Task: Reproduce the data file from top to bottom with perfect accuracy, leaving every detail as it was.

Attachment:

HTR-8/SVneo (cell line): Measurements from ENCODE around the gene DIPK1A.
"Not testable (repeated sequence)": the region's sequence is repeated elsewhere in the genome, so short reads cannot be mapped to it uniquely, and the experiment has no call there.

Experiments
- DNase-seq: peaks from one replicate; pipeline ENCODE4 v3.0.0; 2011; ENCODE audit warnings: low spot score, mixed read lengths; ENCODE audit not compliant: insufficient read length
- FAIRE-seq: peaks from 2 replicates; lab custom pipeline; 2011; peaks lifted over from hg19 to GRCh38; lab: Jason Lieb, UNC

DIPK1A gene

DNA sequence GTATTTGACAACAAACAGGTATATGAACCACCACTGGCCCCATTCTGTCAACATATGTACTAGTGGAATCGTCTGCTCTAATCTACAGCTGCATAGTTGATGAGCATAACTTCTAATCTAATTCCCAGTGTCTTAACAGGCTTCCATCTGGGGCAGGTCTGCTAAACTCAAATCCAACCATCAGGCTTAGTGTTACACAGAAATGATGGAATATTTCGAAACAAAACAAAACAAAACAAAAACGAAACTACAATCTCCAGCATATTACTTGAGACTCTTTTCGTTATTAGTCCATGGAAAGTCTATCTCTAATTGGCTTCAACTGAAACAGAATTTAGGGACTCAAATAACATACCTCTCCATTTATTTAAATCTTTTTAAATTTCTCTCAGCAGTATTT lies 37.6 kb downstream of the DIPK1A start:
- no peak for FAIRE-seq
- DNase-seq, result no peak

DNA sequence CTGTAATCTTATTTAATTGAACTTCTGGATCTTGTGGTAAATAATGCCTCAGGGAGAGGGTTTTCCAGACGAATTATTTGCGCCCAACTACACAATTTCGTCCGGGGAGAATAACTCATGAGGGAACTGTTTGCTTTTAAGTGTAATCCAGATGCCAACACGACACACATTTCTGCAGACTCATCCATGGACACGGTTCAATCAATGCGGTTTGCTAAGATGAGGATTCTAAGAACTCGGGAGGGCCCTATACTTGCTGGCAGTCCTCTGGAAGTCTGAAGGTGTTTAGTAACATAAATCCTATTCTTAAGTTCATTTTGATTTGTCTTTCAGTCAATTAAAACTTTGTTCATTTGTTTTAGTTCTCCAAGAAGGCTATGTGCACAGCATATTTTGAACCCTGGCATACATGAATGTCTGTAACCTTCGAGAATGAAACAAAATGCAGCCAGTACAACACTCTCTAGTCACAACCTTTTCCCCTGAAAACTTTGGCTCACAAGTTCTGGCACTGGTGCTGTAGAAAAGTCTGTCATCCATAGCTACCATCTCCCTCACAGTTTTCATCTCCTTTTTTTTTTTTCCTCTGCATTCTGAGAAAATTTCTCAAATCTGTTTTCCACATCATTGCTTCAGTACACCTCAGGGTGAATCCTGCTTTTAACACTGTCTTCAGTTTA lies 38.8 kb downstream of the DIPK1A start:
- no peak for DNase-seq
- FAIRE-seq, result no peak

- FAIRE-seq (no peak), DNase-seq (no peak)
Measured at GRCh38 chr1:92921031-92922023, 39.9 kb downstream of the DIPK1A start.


HTR-8/SVneo (cell line): Measurements from ENCODE around the gene DIPK1A.
"Not testable (repeated sequence)": the region's sequence is repeated elsewhere in the genome, so short reads cannot be mapped to it uniquely, and the experiment has no call there.

Experiments
- DNase-seq: peaks from one replicate; pipeline ENCODE4 v3.0.0; 2011; ENCODE audit warnings: low spot score, mixed read lengths; ENCODE audit not compliant: insufficient read length
- FAIRE-seq: peaks from 2 replicates; lab custom pipeline; 2011; peaks lifted over from hg19 to GRCh38; lab: Jason Lieb, UNC

DIPK1A gene

DNA sequence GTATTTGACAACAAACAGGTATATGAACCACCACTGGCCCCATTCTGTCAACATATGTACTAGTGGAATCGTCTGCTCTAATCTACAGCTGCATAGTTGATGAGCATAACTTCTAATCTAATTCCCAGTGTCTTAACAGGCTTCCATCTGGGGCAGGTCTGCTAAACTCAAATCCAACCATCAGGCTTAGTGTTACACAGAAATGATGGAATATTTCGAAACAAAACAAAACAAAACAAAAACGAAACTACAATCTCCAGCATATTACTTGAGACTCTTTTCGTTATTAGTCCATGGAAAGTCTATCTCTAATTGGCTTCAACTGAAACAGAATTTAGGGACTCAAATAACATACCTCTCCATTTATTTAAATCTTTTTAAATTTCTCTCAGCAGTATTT lies 37.6 kb downstream of the DIPK1A start:
- no peak for FAIRE-seq
- DNase-seq, result no peak

DNA sequence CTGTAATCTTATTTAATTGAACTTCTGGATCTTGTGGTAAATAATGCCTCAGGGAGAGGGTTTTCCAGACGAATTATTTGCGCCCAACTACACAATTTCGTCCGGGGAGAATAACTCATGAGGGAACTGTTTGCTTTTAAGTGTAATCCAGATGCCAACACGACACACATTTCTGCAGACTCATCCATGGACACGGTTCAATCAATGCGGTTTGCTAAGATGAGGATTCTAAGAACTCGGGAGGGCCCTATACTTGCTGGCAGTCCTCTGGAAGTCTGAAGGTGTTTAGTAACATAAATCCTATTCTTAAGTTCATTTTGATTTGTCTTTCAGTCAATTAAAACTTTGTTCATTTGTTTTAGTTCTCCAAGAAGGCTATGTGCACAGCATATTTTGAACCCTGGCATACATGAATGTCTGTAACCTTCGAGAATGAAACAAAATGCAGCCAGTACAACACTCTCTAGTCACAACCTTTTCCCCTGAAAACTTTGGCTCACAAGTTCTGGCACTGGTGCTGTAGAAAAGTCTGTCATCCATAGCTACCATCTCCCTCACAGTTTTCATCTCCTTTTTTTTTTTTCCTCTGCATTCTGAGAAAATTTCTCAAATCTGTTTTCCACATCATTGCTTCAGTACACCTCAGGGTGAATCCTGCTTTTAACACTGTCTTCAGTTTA lies 38.8 kb downstream of the DIPK1A start:
- no peak for DNase-seq
- FAIRE-seq, result no peak

- FAIRE-seq (no peak), DNase-seq (no peak)
Measured at GRCh38 chr1:92921031-92922023, 39.9 kb downstream of the DIPK1A start.